If you’re like me, you’ve long recognized Trent Lott and his Republican colleagues as stalwart advocates for the ordinary guy against the evils of corporate predators continually seeking to ransack hapless Americans, pin them to the wall, and fleece them mercilessly. Frankly, looking at the senator’s voting record in favor of tax cuts for the wealthy, draconian bankruptcy laws, or meat-axe cuts to social spending can be a bit deceiving. He’s really a powerful voice in Washington for the downtrodden who are forever getting kicked around by big business. It was no surprise, then, that Lott was fuming at the despicable treatment that insurance companies doled out to the already miserable citizens of the Gulf Coast after Hurricane Katrina destroyed their homes. Who wouldn’t be incensed at the insurance companies refusing to pay off claims due to policyholders? "I am outraged," he said. "I’m concerned there are lots of abuses in the aftermath of the hurricane." Of course, given his well-established track record fighting for the little guy, I doubt seriously that State Farm’s rejection of Lott’s personal claim for his loss of a $400,000 home had anything to do with his position on this issue. (Memo to State Farm CEO: Fire your entire senior management team for a complete absence of political savvy. Memo to State Farm Board: Fire your CEO for making lousy personnel choices.)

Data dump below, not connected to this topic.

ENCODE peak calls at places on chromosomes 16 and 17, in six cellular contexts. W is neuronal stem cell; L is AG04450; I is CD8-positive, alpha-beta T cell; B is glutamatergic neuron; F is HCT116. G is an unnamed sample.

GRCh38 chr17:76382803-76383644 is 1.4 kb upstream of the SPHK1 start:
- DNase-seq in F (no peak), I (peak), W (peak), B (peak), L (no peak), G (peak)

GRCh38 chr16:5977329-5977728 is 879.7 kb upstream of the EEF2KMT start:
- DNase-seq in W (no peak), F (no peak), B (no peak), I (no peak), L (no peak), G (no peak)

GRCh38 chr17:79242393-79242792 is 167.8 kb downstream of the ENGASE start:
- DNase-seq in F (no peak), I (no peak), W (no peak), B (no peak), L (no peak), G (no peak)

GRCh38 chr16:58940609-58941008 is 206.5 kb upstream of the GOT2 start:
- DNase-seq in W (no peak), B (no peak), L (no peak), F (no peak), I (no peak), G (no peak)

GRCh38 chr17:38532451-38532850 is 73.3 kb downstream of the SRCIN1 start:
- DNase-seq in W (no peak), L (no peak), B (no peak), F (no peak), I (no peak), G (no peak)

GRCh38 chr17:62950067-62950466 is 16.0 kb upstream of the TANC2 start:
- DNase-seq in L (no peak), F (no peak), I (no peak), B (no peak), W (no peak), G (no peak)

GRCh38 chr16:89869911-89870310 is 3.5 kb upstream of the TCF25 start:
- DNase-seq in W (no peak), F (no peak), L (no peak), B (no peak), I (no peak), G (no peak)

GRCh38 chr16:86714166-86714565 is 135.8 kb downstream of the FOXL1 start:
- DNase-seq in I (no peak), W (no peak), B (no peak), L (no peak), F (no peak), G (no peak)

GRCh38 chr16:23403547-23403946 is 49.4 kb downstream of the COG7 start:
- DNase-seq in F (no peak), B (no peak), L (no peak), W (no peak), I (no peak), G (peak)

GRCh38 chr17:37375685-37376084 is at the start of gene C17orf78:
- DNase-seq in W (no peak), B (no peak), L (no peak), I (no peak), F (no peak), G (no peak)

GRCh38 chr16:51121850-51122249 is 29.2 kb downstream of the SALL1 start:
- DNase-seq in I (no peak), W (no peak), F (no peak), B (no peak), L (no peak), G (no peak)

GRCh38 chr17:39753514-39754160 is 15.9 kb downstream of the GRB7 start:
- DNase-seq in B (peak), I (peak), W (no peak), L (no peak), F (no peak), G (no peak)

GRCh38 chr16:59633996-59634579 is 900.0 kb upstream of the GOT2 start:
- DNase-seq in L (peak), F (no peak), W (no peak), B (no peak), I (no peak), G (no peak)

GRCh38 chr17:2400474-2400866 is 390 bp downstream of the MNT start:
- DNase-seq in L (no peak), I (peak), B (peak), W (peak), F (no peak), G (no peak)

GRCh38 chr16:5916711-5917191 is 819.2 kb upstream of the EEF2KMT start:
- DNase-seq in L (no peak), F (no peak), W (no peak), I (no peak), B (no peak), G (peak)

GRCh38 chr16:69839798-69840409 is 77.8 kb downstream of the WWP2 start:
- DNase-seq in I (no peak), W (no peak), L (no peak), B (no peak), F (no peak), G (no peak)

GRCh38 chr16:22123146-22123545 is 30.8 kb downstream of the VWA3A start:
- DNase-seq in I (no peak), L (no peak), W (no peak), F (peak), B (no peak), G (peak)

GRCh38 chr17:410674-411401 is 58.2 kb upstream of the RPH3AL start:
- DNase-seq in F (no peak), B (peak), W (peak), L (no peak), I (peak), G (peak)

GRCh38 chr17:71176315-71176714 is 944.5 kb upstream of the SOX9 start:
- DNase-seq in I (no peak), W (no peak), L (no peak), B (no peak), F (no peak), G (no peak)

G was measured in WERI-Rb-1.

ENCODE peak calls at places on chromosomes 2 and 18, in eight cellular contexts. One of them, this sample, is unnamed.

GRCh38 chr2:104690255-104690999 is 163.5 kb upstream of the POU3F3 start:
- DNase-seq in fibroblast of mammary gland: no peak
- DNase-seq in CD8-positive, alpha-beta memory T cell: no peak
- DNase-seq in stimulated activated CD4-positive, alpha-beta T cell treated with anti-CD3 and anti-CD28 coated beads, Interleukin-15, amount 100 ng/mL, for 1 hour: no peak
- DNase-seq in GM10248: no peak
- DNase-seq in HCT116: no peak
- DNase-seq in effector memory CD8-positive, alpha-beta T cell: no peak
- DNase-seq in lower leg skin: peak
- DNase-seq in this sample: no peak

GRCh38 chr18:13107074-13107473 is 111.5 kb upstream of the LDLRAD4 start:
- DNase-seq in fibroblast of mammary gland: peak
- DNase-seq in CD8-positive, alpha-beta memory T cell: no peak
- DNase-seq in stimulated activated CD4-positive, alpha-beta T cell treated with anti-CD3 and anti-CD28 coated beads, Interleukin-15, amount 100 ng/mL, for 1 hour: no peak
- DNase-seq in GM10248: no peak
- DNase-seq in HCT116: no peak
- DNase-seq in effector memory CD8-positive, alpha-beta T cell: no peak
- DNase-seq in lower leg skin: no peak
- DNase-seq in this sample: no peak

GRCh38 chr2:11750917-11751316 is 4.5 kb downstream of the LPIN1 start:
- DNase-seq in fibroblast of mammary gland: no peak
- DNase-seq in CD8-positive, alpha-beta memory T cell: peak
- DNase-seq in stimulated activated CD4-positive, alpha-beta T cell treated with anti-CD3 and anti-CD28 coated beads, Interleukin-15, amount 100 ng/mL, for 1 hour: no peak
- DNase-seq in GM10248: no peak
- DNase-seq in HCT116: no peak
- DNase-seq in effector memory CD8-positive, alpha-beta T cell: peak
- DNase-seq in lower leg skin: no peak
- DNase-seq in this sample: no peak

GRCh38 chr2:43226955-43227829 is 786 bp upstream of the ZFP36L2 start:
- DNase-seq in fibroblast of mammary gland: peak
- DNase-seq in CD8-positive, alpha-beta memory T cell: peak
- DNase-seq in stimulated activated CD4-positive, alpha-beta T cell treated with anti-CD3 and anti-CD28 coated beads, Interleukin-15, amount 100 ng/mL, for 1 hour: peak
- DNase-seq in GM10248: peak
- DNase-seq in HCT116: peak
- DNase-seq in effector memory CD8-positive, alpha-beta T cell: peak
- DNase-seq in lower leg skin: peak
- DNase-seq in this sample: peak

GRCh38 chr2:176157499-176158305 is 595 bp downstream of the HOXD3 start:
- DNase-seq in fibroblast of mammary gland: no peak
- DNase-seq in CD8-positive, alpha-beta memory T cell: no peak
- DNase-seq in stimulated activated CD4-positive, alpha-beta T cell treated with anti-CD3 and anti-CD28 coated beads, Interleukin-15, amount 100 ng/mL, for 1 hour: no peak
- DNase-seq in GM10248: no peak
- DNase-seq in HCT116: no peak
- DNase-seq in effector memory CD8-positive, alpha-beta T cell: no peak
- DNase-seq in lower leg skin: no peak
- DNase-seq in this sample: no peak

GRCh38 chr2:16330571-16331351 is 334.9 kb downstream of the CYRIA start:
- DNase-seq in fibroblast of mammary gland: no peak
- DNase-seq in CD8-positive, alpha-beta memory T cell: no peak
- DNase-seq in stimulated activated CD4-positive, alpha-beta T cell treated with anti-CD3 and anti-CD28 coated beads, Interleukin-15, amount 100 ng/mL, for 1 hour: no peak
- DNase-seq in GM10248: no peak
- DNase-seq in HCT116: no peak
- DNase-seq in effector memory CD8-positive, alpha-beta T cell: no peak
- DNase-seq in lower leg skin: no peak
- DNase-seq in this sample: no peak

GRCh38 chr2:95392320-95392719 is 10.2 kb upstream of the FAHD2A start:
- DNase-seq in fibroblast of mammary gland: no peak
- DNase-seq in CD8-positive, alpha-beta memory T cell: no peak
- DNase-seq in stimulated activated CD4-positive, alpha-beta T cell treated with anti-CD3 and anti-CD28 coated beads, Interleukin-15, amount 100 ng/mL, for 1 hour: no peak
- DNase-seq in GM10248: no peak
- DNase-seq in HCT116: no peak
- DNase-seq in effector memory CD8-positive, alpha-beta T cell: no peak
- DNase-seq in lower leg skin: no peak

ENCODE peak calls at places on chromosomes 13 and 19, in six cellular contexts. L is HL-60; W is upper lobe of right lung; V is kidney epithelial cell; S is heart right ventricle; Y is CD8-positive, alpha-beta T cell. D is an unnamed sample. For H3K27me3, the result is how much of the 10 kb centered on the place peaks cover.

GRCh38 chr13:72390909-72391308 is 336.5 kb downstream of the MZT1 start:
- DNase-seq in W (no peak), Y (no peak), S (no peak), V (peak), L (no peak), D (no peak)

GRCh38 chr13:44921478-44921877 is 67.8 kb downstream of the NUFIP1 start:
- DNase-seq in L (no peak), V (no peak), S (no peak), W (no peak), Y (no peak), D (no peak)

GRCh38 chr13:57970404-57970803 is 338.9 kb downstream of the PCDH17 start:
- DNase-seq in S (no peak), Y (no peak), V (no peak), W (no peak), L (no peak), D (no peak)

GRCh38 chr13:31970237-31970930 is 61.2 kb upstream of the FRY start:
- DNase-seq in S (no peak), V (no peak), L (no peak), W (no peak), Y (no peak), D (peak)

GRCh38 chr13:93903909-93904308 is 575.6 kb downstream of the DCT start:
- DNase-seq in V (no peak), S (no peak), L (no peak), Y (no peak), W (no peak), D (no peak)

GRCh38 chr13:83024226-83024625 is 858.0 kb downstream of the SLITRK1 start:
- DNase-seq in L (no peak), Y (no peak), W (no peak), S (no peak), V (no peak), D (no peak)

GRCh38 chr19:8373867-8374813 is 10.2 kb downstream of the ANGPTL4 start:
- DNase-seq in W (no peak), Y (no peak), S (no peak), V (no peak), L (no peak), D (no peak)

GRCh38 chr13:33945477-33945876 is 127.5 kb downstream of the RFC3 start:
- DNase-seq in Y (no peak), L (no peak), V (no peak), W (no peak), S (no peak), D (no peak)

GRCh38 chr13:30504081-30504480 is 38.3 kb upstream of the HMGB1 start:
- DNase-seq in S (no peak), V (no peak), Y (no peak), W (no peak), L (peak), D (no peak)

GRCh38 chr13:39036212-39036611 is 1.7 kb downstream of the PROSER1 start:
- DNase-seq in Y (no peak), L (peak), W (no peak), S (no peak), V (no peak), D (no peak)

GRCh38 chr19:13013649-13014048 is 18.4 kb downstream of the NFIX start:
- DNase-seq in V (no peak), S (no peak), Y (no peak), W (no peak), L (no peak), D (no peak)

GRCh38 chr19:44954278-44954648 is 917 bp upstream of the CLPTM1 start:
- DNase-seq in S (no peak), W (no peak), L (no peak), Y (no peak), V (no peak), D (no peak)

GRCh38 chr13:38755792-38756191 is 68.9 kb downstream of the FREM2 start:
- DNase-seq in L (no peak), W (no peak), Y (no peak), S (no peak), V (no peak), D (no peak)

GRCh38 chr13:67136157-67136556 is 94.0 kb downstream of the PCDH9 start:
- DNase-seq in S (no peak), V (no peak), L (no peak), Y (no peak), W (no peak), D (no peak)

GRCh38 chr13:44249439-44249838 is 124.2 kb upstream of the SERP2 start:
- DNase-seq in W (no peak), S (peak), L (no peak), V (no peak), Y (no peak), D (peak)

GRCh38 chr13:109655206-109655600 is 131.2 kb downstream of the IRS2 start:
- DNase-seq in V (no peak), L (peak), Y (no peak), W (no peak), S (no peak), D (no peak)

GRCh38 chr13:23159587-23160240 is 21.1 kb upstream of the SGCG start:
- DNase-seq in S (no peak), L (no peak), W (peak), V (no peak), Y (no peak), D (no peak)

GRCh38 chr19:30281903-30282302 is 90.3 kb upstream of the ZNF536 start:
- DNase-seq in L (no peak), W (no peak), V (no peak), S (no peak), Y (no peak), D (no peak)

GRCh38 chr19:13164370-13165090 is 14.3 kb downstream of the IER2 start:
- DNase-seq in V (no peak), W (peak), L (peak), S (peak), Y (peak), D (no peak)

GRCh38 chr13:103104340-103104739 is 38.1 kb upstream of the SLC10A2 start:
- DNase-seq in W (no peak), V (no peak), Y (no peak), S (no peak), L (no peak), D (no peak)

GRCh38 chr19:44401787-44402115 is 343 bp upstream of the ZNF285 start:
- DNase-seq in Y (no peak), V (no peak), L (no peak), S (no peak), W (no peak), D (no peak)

You see the same kind of thing with guys like Clarence Thomas, who vigilantly and even vehemently guards the barricades against the societal corrosion endemic to programs like affirmative action. Apparently, nothing so incenses the good justice more than the idea that historically thwarted classes of individuals might get some remedial assistance from governing institutions to overcome the barriers they still face today. Preposterous! Offensive! Outrageous! Rightly so, Judge T. has so far found only one single individual for whom the advantages of affirmative action seem to pass muster against his strict criteria for protection of the endangered commonweal. What is so bizarre is the remarkable coincidence in all this: This person has exactly the same name as the judge! (Whether he also shares Justice Thomas’ passion for pornography is unknown at this time.)
But you gotta love Matthew Dowd, especially. With the exception of Karl Rove, perhaps no one in the world is more responsible for making sure that George W. Bush is your president. It seems that Dowd, the chief campaign strategist for the 2004 Bush campaign, was just utterly enthralled with the personality of Young George, going all the way back to Texas days. And who could blame him for that? Smart, articulate, heroic, uniting, tolerant, wise – George W. Bush has it all. "It's almost like you fall in love", Dowd said (not that kind of love, of course – even Cheney’s not up for this one). So Matt did what needed to be done (and, trust me on this, there was a lot, and it was ugly) to push The Disaster That Is Bush over the finish line in 2004. Now, barely two years later, he reveals that it was a mistake, so much so that recently he had actually even written an op-ed piece entitled "Kerry Was Right". He somehow never quite managed to submit it, but that’s another story.